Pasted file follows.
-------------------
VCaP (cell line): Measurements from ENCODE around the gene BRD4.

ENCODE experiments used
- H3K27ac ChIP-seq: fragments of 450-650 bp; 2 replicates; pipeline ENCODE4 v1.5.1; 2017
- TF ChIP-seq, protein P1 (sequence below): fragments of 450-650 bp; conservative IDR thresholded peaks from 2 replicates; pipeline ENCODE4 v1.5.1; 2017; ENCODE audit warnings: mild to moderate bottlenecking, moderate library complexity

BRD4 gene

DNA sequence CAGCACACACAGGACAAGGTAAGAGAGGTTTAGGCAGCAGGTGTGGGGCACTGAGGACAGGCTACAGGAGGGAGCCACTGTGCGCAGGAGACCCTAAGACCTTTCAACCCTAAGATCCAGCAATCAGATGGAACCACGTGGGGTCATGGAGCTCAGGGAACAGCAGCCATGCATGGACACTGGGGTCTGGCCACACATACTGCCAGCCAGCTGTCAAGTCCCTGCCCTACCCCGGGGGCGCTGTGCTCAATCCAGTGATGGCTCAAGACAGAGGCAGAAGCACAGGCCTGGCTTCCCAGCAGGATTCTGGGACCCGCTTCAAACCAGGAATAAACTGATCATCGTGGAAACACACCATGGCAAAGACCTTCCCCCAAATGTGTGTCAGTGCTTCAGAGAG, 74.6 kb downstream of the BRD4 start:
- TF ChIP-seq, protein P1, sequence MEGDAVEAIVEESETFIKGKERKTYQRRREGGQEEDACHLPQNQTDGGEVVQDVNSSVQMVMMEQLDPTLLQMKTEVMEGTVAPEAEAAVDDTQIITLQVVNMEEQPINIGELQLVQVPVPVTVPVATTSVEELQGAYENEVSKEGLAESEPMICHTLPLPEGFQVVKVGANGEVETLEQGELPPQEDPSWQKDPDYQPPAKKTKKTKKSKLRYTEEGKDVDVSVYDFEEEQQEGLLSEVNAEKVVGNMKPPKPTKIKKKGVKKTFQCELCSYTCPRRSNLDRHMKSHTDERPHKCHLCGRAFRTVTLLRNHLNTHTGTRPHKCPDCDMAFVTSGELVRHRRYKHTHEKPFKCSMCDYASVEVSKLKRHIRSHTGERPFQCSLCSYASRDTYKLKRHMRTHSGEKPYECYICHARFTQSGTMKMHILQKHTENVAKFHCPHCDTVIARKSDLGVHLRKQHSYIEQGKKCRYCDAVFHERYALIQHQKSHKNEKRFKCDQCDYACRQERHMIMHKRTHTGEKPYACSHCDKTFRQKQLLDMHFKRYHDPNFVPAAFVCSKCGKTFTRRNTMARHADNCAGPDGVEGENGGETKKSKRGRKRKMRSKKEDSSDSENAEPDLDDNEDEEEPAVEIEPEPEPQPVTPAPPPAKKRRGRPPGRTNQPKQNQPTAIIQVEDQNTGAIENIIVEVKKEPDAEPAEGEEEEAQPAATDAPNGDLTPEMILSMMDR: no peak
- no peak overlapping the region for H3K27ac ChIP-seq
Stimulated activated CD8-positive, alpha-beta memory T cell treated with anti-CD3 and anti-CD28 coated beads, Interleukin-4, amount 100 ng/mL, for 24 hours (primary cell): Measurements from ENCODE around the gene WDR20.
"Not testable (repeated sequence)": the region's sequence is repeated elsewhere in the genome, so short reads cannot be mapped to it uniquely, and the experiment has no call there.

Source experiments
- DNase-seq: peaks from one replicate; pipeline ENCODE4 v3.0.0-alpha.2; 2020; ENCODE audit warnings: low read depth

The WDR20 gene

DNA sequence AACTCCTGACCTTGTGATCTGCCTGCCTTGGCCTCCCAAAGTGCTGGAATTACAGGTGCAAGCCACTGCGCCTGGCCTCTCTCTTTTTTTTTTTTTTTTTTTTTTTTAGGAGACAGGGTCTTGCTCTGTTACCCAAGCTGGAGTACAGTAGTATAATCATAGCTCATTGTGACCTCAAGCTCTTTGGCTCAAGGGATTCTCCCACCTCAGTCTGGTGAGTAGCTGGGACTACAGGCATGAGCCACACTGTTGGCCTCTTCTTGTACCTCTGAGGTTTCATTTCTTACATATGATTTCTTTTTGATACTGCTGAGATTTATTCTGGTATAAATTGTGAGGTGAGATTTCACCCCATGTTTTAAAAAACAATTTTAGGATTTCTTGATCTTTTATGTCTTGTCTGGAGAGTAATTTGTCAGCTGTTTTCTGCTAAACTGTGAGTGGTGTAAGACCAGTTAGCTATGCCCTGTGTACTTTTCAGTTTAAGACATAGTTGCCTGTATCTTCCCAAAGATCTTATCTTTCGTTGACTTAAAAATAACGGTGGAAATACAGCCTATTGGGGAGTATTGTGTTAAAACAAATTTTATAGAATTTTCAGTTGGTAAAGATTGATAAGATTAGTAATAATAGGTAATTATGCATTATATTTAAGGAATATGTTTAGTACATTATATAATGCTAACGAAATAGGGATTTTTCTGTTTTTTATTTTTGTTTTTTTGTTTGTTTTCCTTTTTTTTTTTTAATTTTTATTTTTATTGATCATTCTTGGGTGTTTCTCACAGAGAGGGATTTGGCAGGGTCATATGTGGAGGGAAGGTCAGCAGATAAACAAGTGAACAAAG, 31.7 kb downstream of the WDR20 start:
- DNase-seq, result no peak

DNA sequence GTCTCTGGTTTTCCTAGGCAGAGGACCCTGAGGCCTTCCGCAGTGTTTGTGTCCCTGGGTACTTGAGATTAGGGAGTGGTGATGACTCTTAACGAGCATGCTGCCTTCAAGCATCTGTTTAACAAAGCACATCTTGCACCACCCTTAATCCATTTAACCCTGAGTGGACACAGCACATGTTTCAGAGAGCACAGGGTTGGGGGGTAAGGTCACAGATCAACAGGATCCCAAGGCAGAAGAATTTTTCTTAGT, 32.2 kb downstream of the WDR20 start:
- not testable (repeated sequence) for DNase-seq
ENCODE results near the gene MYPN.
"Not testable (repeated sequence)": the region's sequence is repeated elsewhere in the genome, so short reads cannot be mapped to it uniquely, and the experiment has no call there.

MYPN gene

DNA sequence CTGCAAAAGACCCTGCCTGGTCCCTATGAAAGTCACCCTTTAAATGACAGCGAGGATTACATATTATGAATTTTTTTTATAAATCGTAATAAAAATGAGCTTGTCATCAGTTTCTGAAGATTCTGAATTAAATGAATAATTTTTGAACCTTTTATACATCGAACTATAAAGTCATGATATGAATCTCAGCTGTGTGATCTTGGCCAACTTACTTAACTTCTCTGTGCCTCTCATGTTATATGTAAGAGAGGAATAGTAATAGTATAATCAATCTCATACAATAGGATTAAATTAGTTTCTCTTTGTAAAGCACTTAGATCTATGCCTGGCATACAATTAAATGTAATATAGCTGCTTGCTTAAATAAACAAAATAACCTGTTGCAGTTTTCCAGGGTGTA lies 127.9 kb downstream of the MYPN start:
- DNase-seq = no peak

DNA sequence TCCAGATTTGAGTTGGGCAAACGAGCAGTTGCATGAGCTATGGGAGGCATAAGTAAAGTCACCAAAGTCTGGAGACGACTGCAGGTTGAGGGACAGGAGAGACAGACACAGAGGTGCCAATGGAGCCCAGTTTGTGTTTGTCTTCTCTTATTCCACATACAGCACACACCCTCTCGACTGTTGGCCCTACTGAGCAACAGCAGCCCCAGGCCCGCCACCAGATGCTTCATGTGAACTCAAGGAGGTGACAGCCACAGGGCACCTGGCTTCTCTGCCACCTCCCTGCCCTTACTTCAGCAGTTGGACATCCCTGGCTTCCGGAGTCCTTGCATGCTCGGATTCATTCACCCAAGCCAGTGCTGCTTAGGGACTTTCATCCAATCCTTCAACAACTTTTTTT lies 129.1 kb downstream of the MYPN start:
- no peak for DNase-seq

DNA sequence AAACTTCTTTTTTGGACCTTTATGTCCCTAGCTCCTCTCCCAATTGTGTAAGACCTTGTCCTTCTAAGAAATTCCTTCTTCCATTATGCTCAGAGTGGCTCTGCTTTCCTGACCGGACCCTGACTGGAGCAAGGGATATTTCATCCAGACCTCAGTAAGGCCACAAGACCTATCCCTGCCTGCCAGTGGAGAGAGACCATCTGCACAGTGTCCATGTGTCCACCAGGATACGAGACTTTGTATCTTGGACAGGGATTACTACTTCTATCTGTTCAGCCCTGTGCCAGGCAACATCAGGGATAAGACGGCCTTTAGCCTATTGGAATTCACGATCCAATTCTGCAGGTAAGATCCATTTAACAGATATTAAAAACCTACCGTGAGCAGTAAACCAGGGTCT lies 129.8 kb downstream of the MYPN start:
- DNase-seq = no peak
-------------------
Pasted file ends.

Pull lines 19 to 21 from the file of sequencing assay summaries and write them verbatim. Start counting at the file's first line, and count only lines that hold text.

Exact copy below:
"Not testable (repeated sequence)": the region's sequence is repeated elsewhere in the genome, so short reads cannot be mapped to it uniquely, and the experiment has no call there.

MYPN gene

DNA sequence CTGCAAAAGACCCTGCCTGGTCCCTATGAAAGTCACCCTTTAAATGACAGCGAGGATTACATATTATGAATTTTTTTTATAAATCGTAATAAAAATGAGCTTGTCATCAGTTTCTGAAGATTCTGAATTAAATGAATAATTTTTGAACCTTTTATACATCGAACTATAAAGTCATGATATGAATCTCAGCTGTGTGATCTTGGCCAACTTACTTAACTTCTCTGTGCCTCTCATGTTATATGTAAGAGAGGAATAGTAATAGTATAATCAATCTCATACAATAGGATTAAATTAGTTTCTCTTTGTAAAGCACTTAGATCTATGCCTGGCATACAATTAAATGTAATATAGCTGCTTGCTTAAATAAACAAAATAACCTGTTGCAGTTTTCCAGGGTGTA lies 127.9 kb downstream of the MYPN start: